by David Auburn
Produced by Manhattan Theatre Club
Walter Kerr Theatre
219 W. 48 Street
Opened October 24, 2000
Reviewed by Lucy Komisar October 27, 2000
This is a crisp, warm, affecting play about valuing family and self. It's also a mystery about a mathematical proof whose secret reveals something about the processes of mathematics and of society's prejudices.
Mary-Louise Parker gives a clear, forceful performance as Catherine, a young mathematics student who dropped out of college to care for her brilliant but mentally ill father and at his death attempts to reclaim her own life from those who would set limits on it.
It is ironic that Robert (Larry Bryggman), a professor in the University of Chicago math department, invented a mathematical technique for studying rational behavior. For most of his last five years, his mind didn't function. He's just died of a heart attack, but we see him in flashbacks, an avuncular, unpretentious man in chinos and brown sweater.
The action occurs on the realistic porch of a large brown brick house, its overhanging roof protecting rattan furniture, glass doors leading to a living room, and a window giving a glimpse of the kitchen.
Playwright David Auburn sets up a moral contrast in the behavior of Robert's daughters. Catherine, now 25, put her own life on hold because she didn't want her father to be institutionalized. Her sister Claire (Johanna Day), a currency analyst on Wall Street, sent money but didn't visit. Arriving for the funeral, Claire views with dismay Catherine's torn jeans and tank top, buys her a dress and advises her to use jojoba oil in her hair.
Catherine runs into not only the crass consumerism and insensitivity of her sister, but the innate sexism of the mathematics world and of the young man, Hal (Ben Shenkman), who was her father's protege. Hal has arrived to go through the professor's papers to see if they hold unpublished discoveries.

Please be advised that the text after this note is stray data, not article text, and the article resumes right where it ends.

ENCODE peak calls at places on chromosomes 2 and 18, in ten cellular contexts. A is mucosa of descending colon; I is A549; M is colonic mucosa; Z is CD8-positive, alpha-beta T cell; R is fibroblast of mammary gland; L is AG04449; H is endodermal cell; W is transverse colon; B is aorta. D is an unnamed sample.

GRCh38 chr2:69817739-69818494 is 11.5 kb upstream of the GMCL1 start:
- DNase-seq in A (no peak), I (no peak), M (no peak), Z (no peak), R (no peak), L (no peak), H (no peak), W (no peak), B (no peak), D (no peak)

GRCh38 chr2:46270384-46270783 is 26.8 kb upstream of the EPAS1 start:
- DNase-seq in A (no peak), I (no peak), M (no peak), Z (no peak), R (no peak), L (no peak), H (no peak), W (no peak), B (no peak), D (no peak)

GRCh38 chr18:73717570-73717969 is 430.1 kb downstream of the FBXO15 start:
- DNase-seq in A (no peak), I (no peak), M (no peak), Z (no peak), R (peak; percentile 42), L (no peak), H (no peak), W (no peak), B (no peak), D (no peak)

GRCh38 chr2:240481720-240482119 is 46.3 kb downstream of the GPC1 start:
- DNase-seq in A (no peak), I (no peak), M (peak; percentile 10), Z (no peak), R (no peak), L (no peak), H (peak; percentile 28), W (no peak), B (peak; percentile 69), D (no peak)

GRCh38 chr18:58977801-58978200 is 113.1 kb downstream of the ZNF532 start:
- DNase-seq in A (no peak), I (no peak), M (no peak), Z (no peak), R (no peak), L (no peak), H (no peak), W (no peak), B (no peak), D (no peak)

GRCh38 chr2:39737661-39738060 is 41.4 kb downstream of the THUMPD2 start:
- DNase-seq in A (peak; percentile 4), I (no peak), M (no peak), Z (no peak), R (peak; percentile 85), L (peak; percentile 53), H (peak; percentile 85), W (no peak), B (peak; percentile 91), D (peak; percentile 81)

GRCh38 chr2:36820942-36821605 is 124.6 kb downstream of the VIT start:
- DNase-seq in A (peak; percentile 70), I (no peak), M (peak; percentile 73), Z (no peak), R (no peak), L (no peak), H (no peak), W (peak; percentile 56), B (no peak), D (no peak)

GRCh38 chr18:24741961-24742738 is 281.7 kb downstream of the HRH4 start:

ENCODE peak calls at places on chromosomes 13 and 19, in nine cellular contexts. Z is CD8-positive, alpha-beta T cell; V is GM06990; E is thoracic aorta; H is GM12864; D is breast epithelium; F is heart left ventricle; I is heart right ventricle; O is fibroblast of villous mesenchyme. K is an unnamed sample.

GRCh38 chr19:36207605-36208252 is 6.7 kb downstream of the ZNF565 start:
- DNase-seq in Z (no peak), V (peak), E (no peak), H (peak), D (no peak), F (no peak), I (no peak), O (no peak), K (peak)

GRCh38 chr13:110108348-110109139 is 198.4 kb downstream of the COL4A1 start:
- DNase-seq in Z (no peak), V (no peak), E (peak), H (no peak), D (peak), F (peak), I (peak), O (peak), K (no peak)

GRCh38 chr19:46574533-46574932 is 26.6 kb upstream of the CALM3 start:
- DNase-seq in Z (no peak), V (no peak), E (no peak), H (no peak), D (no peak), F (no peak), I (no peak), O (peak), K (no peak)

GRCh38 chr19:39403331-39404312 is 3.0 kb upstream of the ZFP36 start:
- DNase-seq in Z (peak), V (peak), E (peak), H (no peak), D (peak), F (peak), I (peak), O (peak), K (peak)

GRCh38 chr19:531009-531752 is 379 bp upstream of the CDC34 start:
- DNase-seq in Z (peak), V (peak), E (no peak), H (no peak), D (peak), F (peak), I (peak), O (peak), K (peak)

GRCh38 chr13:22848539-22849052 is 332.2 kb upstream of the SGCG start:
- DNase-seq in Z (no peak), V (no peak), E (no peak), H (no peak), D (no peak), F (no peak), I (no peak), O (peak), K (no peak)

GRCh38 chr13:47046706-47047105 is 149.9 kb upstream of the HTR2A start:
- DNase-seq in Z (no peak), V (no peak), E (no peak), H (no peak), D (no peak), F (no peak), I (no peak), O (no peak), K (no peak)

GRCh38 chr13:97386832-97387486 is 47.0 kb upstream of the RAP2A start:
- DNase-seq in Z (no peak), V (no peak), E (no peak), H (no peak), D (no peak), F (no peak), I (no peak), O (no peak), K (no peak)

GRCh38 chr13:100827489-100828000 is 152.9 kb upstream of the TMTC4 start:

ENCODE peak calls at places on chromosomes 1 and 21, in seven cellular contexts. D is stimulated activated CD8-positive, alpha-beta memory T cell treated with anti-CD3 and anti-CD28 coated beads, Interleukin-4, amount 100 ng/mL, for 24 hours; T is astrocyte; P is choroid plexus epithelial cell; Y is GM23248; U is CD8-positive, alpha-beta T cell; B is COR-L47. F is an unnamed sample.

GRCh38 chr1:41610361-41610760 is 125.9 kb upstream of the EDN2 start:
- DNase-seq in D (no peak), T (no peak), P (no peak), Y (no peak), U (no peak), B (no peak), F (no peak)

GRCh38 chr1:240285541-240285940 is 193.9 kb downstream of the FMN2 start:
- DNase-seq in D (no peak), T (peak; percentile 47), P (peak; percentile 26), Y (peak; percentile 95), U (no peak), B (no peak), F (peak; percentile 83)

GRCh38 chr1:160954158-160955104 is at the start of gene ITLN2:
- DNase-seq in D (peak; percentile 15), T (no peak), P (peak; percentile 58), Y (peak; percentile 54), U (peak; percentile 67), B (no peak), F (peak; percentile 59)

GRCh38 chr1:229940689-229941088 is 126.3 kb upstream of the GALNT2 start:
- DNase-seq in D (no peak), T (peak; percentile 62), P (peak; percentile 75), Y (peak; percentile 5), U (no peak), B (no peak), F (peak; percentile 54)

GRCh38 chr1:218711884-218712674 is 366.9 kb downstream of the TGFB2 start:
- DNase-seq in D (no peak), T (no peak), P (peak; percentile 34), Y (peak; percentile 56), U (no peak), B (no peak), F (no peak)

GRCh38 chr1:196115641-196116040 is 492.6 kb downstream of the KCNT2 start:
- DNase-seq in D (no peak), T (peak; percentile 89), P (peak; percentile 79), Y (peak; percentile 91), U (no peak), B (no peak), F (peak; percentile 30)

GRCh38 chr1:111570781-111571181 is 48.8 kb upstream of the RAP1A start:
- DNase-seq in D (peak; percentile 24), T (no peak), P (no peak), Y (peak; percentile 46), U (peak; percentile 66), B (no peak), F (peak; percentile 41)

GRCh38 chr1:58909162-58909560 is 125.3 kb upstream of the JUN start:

Commenting on the fact that there are so few women in the profession, Catherine asks him if he's run into Sophie Germain. He thinks he might have, maybe at some conference. She informs him dryly that Germain lived during the French revolution (another time of "liberation") and pretended to be a man to have her math taken seriously.
Distraught at her father's death, Catherine also worries that she might inherit his illness, that perhaps there's something in the mathematical mind that disposes it to madness. The "proof" to be discovered will illustrate not only something about the mysteries of creating higher mathematics, but the need to revise one's calculations on what people are worth.
Bryggman is realistic and intelligent as the professor, Day's controlling sister would be right at home on Wall Street, and Shenkman does a fine job as the self-absorbed but sincere young mathematician.
Director Daniel Sullivan's staging is moving without being sentimental. That includes the best charming, real-life love scene I've ever seen in a play.
by Edward Albee, directed by Mark Lamos
produced by Second Stage Theatre
307 W. 43 Street
Opened December 5, 2000
Closes December 24, 2000
Reviewed by Lucy Komisar December 6, 2000
Mark Lamos has directed a enthralling, caustic revival of Edward Albee's devastating satire on the Catholic church, denouncing it for money-grubbing and hypocritical anti-eroticism. Leaving no stone unhurled, the play is also a misogynistic vision of female sexuality and seductiveness. And finally, it is a gothic mystery that wavers between the sinister and the absurd and a joke on the audience, which the author toys with as he throws out his symbolic clues.